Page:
For the Hindu, there are not two lives, the daily life and the spiritual life (or popularly called religious life, for religion for the Hindu is spirituality, dogmas and rituals are only secondary details). Right from the moment he leaves his bed early in the morning, the Hindu child is taught to chant mantra after mantra for every little action—mantra for leaving the bed, mantra for having a wash, mantra for bathing, mantra for offering morning prayers to the Supreme Being in the form of the Divine Effulgence of the Sun, mantra for cooking food, mantra for offering the food to God, mantra for eating this offered food consecrated by God’s partaking of it, mantra for going to work, mantra while working, mantra while sipping water, mantra while the Sun is just at the top of your head at noon, mantra for resting, mantra for eating dinner, mantra for offering evening prayers while the Sun is just setting, mantra for going to bed at night. There is a famous text called Mahanarayana Upanishadwhich lays down all these mantras which are of so sublime that they elevate the mind of the person to an extent that he feels his body and mind are mantramaya, that is, formed as it were by mantras or holy words. In his morning prayers the Hindu prays that he may be cleansed thoroughly of whatever sins he committed the previous night. In the evening he prays to be cleansed thoroughly of whatever sins accumulated during the day. His whole life is thus one of continuous purification. There are higher and higher order of purification mantras as one progresses from one order of life to another—from a celibate student (Brahmacharin) to a house-holder (Grihastha) thence to a retired person in a secluded place (Vanasprasthin) and finally to an ascetic monk (Sannyasin). Different grades of spiritual practices that are mandatorily to be practised every day, day after day, as a matter of daily routine, as an integral part of daily life, are prescribed for each of these classes of aspirants. Again, these differ in their intensity and thrust for the four different castes—the Brahmin (priestly class devoted to study and meditation), the Kshatriya (the royal or kingly class characterized by administration), the Vaishya (the commercial or corporate sector devoted to generation and distribution of wealth) and the Sudra (labourers and servants devoted to serving the other three).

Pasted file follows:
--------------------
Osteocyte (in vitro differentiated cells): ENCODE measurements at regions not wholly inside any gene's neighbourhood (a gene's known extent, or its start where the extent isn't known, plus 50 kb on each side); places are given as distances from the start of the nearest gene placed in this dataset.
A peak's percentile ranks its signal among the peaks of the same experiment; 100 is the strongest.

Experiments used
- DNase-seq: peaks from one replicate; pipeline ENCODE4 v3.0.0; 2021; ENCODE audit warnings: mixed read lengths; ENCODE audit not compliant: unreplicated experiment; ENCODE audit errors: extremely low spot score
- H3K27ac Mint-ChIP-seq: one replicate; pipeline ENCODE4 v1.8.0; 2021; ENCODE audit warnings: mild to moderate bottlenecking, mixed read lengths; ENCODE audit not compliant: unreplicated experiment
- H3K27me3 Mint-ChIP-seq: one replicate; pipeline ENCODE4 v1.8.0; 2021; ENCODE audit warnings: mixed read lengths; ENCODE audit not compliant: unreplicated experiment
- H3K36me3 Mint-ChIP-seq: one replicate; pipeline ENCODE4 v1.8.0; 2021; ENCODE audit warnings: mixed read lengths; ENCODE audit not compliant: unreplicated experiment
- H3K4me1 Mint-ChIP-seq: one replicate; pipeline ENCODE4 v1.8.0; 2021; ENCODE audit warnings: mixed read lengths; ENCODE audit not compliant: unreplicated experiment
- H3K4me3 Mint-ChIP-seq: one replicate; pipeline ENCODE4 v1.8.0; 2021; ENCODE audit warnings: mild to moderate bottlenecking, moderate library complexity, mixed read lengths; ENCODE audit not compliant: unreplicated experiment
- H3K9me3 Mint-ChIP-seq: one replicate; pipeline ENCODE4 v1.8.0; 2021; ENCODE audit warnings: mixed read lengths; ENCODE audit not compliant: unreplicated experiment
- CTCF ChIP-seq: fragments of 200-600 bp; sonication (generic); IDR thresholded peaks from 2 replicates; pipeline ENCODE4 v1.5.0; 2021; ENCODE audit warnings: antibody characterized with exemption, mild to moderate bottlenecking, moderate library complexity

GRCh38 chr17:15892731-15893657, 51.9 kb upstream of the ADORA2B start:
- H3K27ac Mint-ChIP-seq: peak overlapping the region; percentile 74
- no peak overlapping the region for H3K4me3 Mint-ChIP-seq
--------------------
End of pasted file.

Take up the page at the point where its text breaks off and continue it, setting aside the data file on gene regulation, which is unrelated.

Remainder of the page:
The smriti shastras (books laying down the codes of conduct) following the shruti (the Vedas, Upanishads) are the books that mainly prescribe daily practices. The greatest of the smriti shastras is the famous Bhagavad Gita, literally the Song of God, wherein the Lord enunciates the daily practices in a simple, almost simplistic, language. For example, he tells his disciple and friend Arjuna: “Whatever you do, whatever you eat, whatever you sacrifice, whatever you donate or offer others, whatever penances or austerities you perform, O son of Kunti, all that you offer unto Me!” (Gita, Chap.9, verse 27). This is the simplest of daily practices which integrates spiritual life with daily life. Again, “Have your mind fixed on Me, be devoted to Me, sacrifice and offer everything unto Me, worship and prostrate before Me. Having thus been absorbed in Me, you will ultimately attain Me alone.” (Gita, 9.34, 18.65). The final thrust comes at the very end of the Gita: “Abandoning all Dharma, take refuge in Me alone. I will liberate you from all sins, do not grieve.” (Gita, 18.66).

Ultimately, life itself becomes one constant flow of prayer and surrender to God. What began as religion or spirituality in daily life, finds its culmination and fulfilment asreligion or spirituality is daily life. What happens then to the seeker or the aspirant? The Gita puts it at the very end of the last Chapter as follows: visate tadanantaram—he enters into Divine Life.

Daily life thus gets transformed, transfigured and transmuted as Life Divine.